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CATCH Study Hopes to Nip Children's Bad Nutritional and Behavior Habits in the Bud

CATCH Study Hopes to Nip Children's Bad Nutritional and Behavior Habits in the Bud

TARRYTOWN, NY--A nationwide study to test whether a multidimensional
approach can change schoolchildren's nutritional habits and behavior
for the better is nearing its final stage, Elaine Stone, PhD,
of the National Heart, Lung and Blood Institute said at a symposium
marking the 25th anniversary of the American Health Foundation.

The study, called CATCH, for Child and Adolescent Trial of Cardiovascular
Health, is trying new methods to spur children to eat better and
avoid smoking and other unhealthy habits, said Dr. Stone, program
administrator for the study.

Until the 1970s, school health instruction was heavy-handed and
had little or no impact on health behavior of children, Dr. Stone
said. That situation began to change in the 1980s, when psychological
information on complex behaviors such as smoking began to be applied
to in-school programs.

The 1990s have brought the realization that health-affecting behaviors
such as eating, smoking, and exercise have to be looked at together,
and that family factors also influence those habits, she said.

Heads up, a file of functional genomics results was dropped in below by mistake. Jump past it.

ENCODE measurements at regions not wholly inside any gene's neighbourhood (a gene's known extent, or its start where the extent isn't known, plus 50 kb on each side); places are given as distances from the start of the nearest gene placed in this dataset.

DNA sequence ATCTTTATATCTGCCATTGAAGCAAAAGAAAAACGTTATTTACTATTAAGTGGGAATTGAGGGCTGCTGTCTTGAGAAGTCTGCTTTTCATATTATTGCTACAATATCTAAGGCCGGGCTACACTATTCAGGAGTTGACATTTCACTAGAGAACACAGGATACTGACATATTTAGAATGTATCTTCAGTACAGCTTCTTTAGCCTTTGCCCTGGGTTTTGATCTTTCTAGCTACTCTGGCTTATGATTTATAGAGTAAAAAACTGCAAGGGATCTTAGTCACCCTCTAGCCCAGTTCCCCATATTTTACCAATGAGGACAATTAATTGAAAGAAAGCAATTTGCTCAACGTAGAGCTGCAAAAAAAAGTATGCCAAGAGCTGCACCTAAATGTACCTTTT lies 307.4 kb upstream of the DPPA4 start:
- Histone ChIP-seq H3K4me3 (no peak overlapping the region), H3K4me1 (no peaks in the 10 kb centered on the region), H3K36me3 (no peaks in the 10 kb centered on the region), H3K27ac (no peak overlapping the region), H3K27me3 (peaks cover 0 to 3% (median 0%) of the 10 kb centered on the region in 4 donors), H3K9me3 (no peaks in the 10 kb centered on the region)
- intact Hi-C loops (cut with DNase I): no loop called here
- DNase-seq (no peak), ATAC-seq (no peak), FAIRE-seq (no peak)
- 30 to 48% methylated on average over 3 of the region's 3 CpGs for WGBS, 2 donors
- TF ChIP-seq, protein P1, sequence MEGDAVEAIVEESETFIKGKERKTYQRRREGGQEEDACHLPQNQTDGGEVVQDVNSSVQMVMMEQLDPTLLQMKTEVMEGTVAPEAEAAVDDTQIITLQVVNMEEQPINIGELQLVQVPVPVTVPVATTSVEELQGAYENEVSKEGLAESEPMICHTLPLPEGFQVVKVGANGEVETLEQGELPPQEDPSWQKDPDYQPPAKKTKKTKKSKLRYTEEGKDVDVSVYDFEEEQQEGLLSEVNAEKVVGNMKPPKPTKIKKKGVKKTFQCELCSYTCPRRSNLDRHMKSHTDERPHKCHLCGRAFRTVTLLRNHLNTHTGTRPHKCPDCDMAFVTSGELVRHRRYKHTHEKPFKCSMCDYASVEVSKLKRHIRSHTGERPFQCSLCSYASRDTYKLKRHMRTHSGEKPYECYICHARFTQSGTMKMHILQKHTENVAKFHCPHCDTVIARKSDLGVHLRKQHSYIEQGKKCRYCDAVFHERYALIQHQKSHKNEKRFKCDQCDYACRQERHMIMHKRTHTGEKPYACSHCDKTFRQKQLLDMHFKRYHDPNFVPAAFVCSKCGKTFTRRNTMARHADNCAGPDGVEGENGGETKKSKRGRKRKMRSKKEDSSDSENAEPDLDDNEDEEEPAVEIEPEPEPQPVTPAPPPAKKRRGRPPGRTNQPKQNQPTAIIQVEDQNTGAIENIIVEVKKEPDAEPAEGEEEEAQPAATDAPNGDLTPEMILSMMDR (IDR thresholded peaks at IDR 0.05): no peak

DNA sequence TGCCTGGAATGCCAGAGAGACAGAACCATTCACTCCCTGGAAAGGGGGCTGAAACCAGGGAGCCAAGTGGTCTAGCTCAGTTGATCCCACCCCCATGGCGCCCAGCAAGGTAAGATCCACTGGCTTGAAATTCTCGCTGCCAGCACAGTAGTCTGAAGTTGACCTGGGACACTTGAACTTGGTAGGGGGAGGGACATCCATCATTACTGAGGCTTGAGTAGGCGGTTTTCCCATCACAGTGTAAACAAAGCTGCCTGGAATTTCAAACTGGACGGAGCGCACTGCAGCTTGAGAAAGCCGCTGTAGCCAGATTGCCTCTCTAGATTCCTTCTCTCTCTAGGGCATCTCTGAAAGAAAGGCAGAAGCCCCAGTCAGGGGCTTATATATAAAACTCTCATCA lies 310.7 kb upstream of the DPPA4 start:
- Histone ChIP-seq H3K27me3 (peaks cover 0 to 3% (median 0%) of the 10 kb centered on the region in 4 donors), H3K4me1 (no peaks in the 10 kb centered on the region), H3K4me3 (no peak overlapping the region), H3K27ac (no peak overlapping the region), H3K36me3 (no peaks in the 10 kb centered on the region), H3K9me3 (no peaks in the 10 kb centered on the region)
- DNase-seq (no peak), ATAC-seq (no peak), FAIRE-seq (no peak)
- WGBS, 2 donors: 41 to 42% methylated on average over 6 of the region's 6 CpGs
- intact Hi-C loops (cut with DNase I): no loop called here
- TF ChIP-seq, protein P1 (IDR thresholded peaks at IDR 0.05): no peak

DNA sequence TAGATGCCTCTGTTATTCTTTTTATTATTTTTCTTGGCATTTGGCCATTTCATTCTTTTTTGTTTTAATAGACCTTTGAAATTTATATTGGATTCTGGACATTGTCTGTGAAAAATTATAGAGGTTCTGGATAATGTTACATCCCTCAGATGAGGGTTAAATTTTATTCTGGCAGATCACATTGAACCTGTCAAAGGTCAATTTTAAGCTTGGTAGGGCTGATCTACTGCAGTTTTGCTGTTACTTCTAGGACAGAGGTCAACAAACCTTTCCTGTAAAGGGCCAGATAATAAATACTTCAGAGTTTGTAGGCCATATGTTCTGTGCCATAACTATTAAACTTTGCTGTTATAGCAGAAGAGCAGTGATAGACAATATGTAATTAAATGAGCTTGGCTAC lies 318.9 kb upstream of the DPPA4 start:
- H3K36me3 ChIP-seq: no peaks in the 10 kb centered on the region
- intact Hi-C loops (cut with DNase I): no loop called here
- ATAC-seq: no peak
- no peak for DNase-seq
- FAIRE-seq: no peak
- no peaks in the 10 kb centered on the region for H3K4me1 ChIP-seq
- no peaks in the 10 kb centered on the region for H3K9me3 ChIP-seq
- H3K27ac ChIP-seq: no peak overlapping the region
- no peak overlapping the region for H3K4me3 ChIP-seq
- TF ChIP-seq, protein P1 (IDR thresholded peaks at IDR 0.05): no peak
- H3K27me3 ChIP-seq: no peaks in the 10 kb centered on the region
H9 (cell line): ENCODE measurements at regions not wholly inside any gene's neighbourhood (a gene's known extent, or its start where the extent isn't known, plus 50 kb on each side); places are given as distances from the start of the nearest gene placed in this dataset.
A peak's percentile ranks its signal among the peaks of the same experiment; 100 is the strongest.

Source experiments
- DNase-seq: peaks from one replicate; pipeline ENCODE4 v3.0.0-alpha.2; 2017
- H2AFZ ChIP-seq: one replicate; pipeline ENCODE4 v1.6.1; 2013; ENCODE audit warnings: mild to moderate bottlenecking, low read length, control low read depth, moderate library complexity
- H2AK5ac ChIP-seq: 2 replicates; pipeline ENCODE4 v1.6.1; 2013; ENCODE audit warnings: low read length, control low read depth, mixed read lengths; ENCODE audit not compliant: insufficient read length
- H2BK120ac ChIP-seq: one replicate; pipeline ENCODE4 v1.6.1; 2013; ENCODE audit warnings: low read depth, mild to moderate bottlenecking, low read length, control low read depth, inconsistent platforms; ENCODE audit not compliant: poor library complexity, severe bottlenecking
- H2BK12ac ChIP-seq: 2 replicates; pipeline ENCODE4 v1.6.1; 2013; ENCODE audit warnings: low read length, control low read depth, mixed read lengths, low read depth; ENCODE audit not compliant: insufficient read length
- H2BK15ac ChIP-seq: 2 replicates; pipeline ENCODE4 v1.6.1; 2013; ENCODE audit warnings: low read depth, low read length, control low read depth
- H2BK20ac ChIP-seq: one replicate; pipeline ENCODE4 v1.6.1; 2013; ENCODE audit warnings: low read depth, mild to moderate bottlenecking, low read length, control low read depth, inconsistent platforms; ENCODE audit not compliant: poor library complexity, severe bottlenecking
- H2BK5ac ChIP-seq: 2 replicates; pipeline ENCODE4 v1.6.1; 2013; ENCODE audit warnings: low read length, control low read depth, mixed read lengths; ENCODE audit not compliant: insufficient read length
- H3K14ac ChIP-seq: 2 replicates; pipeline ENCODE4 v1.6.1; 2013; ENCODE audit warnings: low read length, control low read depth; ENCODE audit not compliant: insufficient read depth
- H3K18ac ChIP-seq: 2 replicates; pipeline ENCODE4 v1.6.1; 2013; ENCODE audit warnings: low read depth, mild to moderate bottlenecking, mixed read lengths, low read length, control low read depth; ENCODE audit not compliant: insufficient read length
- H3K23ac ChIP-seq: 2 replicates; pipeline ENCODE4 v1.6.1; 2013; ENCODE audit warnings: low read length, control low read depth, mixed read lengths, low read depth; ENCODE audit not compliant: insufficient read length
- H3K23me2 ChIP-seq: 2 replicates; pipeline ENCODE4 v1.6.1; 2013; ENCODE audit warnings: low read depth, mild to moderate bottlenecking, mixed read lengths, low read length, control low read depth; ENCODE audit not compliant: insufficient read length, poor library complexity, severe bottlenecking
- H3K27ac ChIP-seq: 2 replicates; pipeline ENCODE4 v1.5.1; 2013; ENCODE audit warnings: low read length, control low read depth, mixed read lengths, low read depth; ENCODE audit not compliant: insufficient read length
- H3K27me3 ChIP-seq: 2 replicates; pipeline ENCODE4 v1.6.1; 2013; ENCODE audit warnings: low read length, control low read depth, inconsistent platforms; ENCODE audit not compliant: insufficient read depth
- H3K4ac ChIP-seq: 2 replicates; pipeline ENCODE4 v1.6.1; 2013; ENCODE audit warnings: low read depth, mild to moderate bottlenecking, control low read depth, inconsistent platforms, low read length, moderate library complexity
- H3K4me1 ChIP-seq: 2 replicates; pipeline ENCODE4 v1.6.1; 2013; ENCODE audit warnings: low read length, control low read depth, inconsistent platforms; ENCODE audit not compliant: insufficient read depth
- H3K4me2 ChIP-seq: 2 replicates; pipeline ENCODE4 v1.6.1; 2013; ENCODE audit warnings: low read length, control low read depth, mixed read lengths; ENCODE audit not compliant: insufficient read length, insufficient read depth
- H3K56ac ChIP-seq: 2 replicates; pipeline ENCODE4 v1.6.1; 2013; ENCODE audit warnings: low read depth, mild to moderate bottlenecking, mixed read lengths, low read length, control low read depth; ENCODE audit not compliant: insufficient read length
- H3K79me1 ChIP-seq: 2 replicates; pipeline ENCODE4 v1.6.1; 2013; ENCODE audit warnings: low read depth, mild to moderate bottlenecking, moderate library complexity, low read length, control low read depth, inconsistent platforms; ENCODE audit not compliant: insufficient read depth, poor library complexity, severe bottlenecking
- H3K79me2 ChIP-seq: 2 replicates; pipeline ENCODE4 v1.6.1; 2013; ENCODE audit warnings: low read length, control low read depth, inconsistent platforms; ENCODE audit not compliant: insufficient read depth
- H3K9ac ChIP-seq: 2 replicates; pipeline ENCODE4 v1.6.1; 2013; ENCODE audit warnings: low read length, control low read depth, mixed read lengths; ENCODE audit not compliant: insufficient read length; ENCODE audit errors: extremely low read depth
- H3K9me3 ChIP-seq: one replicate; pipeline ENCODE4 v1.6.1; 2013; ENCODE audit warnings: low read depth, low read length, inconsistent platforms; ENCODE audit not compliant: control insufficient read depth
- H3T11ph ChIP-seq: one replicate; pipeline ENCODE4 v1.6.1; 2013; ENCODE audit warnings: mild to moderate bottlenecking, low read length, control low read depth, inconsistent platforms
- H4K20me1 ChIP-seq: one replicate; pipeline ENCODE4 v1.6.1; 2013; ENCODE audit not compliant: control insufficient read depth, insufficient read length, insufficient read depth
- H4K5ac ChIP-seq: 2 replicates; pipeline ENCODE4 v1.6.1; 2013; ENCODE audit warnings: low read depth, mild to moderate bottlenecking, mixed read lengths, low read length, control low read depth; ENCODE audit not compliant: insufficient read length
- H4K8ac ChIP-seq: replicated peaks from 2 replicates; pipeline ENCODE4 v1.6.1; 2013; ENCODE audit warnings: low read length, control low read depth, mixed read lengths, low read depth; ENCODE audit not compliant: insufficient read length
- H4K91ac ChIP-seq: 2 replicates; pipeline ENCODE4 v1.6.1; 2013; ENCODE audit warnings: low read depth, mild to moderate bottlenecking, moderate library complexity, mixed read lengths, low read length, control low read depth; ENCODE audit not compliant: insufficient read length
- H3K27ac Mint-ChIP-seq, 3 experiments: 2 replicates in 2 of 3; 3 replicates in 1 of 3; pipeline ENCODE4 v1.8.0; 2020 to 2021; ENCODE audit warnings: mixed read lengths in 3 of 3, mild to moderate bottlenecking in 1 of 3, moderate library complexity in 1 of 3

CATCH, which attempts to integrate behavior modification efforts
both in school and out, thus represents a third generation of
interventional efforts.

The program starts with nutrition in the third grade, with exercise
added in the fourth grade, and smoking in the fifth grade. CATCH
uses the methodology of clinical trials, with a control group
and an intervention group, she said.

The NHLBI-funded study is trying to change children's behavior
by focusing not only on them as individuals but also on the influences
of family and schools. The approach is "integrated behavior
modification at multiple levels," Dr. Stone said, with data
being gathered on both behavioral and physiological outcomes.

CATCH started with a field trial in four schools, in Minneapolis,
New Orleans, Houston and San Diego, and since has been expanded
to 96 schools nationwide. Children in those schools are randomized
into two groups: One receives instruction in the school while
the other has family intervention added. Children in other district
schools who are not in the program also serve as controls.

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